Forbes Middle East

Banking & Finance

Number Of ATMs Globally Drops For The First Time

Mary Sophia
Number Of ATMs Globally Drops For The First Time

ATM machines were a disruptive force when they launched - but no more. Now, for the first time since their launch, these machines, which would disburse money instantly and reduced the need for bank visits, are on a decline globally.

According to a new report from RBR, the number of ATMs installed worldwide fell by 1% in 2018 to reach 3.24 million. The fall was fueled by increasing branch closures and a rising popularity of mobile payments.

The global ATM total is set to fall to 3.22 million by 2024, research showed.

More than half of the world’s ATM machines are found in five countries, out of which China, the US, Japan and Brazil saw ATM machines declining, while the growth in ATM machines in India slowed considerably.

While the outcomes are similar, the reasons for the decline vary for each market. In China, the rising popularity of non-cash payments have contributed to the dip, while increasing bank branch closures have reduced the number of ATMs in the US.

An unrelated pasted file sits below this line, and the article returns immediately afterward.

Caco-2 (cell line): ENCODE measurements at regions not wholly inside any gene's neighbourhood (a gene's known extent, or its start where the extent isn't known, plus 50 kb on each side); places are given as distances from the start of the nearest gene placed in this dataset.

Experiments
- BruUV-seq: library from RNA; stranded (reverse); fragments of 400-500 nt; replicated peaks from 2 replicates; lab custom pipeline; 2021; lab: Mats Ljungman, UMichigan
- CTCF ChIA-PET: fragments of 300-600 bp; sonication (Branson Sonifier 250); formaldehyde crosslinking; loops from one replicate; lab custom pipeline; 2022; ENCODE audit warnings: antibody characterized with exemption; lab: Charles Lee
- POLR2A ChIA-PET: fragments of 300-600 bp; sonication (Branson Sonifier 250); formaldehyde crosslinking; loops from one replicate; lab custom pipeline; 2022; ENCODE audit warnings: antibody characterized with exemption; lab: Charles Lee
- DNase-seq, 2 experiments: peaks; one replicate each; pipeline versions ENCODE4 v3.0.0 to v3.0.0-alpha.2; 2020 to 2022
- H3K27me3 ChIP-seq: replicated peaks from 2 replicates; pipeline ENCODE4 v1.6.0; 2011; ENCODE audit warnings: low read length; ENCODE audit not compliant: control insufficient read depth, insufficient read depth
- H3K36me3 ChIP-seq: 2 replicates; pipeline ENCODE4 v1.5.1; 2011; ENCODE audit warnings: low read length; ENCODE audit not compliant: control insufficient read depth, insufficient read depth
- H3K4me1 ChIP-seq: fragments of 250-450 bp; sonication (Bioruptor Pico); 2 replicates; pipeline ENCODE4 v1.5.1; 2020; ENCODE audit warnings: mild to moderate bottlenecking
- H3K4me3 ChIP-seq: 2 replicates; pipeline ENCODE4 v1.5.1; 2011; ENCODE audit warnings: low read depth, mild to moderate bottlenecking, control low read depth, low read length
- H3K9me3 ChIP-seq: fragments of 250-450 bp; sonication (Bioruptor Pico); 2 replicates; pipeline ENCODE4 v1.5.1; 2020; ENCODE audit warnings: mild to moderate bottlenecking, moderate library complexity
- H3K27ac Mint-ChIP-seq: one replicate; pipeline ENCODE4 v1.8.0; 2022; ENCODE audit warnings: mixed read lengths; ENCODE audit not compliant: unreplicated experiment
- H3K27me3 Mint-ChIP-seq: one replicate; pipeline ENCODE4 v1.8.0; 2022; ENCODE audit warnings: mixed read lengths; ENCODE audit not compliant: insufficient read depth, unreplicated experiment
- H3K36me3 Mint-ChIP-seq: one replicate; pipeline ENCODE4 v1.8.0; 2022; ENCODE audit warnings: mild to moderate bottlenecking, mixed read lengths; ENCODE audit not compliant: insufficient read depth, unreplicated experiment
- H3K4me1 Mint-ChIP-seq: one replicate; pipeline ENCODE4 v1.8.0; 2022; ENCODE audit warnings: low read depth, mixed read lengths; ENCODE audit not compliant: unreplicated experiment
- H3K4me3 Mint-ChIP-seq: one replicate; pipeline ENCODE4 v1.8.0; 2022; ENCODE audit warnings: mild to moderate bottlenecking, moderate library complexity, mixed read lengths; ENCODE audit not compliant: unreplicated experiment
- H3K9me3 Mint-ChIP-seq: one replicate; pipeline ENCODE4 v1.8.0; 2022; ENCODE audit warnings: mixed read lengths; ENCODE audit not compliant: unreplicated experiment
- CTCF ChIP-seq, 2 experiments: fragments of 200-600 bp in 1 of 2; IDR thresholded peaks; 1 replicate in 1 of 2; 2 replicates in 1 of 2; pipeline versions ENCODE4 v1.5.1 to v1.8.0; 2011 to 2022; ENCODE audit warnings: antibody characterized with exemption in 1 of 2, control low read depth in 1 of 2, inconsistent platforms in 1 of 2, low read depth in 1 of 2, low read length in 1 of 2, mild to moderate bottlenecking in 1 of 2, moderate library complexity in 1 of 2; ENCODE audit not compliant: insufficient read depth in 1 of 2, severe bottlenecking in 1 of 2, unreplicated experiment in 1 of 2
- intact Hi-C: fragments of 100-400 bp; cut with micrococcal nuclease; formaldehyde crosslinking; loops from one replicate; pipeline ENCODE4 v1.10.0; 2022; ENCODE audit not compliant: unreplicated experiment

However, closer examination of data shows that the number of ATMs has grown in most countries.

“Financial inclusion initiatives continue to bolster ATM growth in developing markets across Asia-Pacific, the Middle East and Africa and Latin America,” RBR said in a statement.

While data indicates that there is no sharp fall in ATMs within the Middle East, the region too is not immune to headwinds that have led to branch closures. Recently, Dubai-headquartered Mashreq said that it will close down 50% of its branches in the UAE this year, a move motivated by the lender’s digitization strategy.

At Forbes Middle East, I write about some of the most successful entrepreneurs and companies that are shaping the regional economies. I’ve covered industries such as banking, technology, real estate, healthcare, aviation and travel during my time at Forbes Middle East. A seasoned journalist with an extensive experience in business reporting, I’ve interviewed cabinet ministers and CEOs to get the inside scoop. A long-term resident of the UAE, I have previously worked as a reporter for Gulf Business and have interned at The National and BBC News Middle East.

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